Even more troubling is the use of illegal immigrants as shields by drug cartels to move potent contraband into the U.S.  Border patrol officers attending to young innocent kids placing them in shelters later learned that their extended job was a diversion. While these urgent issues explode on the national scene, Obama heads to California for a political fundraiser and a round of golf.

His policy of withdrawal from Iraq, Ukraine, and Afghanistan has opened up a vacuum now being filled by the most vicious criminals who hated our country. They seem to know that our country has weakened considerably, paralyzed by unworkable defense and foreign policies.

A national columnist warned, “Leadership is not about things being easy. It’s about taking the really tough decisions, and sometimes getting things wrong. But above all else it’s about being there, having your hand firmly on the rudder, and letting everyone know what you stand for and what you won’t stand for.”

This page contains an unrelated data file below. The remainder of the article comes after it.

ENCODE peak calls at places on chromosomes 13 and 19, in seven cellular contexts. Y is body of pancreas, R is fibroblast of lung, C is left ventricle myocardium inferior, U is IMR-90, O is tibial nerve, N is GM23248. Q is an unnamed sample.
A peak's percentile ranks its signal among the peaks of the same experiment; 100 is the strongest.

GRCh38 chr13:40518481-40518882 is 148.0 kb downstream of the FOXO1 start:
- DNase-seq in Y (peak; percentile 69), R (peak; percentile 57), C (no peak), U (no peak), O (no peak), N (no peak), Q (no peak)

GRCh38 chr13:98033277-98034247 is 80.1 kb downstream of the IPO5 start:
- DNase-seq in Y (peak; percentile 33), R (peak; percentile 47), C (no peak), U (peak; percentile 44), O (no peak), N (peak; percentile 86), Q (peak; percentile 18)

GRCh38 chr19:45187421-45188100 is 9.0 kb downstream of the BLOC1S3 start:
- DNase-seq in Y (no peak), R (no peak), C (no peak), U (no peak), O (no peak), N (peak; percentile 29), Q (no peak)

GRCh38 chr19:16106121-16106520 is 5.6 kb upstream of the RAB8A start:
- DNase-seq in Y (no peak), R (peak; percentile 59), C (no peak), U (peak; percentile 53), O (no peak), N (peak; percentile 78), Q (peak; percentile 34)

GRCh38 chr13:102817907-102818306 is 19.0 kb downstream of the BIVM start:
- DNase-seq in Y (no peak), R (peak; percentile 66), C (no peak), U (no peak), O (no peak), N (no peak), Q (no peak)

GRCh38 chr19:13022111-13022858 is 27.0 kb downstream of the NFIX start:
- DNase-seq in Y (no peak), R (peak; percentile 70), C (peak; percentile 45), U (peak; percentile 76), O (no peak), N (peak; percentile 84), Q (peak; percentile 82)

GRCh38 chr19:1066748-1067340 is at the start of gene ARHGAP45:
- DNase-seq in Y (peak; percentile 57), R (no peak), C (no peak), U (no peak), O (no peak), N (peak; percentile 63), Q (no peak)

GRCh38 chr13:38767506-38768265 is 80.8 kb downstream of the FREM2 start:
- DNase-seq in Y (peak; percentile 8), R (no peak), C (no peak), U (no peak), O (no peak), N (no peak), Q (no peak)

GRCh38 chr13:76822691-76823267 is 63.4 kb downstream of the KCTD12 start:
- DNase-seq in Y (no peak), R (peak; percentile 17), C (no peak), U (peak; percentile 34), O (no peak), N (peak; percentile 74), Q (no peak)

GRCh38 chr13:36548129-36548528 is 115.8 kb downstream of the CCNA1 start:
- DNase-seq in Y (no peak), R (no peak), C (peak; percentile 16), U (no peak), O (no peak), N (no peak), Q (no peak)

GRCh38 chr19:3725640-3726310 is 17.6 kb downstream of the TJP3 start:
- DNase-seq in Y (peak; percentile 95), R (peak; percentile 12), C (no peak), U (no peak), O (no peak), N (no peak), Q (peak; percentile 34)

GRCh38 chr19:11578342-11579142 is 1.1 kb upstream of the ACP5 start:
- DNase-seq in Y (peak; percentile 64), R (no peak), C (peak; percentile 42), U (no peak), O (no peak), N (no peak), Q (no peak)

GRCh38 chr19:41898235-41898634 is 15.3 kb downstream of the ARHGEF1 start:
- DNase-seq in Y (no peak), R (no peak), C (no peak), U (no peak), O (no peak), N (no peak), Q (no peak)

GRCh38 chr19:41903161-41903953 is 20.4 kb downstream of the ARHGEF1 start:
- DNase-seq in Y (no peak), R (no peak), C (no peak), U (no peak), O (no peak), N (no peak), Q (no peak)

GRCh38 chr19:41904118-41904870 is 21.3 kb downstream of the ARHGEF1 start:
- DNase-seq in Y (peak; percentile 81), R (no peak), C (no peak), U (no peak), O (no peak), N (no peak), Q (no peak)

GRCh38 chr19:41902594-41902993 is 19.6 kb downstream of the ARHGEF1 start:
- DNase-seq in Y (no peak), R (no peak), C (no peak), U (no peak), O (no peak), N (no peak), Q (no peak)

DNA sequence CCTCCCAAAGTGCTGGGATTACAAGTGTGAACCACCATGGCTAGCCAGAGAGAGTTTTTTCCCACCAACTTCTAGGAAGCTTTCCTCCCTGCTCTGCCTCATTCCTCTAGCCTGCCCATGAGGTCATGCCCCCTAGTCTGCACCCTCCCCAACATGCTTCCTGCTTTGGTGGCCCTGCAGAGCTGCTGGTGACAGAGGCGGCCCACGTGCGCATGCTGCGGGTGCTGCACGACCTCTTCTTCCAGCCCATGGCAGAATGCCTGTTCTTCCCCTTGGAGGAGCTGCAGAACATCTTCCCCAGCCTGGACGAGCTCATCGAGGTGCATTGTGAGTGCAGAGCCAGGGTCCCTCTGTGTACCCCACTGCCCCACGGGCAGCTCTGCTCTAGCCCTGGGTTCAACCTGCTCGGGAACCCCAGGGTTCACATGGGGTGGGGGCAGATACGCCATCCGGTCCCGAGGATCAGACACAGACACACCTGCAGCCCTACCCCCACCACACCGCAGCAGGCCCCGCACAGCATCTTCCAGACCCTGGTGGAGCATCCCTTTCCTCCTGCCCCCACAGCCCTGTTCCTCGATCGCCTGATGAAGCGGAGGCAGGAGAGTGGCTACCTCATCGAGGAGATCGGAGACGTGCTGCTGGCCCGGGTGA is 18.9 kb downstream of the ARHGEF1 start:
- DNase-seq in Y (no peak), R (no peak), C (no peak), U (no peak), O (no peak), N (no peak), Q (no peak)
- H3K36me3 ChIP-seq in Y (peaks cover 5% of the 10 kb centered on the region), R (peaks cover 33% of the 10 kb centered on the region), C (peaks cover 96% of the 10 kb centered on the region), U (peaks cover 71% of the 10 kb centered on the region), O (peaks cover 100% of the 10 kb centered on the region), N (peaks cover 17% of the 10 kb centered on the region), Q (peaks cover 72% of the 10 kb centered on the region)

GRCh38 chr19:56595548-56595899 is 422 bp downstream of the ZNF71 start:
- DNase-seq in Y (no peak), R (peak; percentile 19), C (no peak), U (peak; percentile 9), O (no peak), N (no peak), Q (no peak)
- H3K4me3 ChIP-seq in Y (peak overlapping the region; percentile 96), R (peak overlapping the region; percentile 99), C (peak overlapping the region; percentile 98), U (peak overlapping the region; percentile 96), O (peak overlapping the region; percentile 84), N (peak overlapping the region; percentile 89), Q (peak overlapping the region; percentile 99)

Obama’s priorities aren’t focused on problem solving as much as addressing diversionary issues just to hear his voice. Could someone carry the teleprompter to the rest room and every tee box? His misperception and lapses in leadership would reach the NMI by way of higher power bills when Iraqi oil spikes.

Staying constitutional

The appropriation of $100,000 to pay for the operations and functions of the NMD office has drawn the ire of both NMDs and locals not associated with the group.

A number of issues emerge from the intent of the measure: 1). Can the delegation appropriate funds solely the purview of DPL given its broad constitutional mandate in the “use, management and disposition” of public land? 2.) Isn’t DPL constitutionally mandated to remit to MPLT funds for purposes of investment? 3.) Legislative appropriation is limited to interest earned turned over to the NMI general fund. 4.) Was the appropriation in the “public interest”?

Appalling the apparent blindness of the chief author of families braving main roads, fundraising for loved ones needing off-island medical referral. And Ms. F. Ogumuro wants everything handed on a silver platter?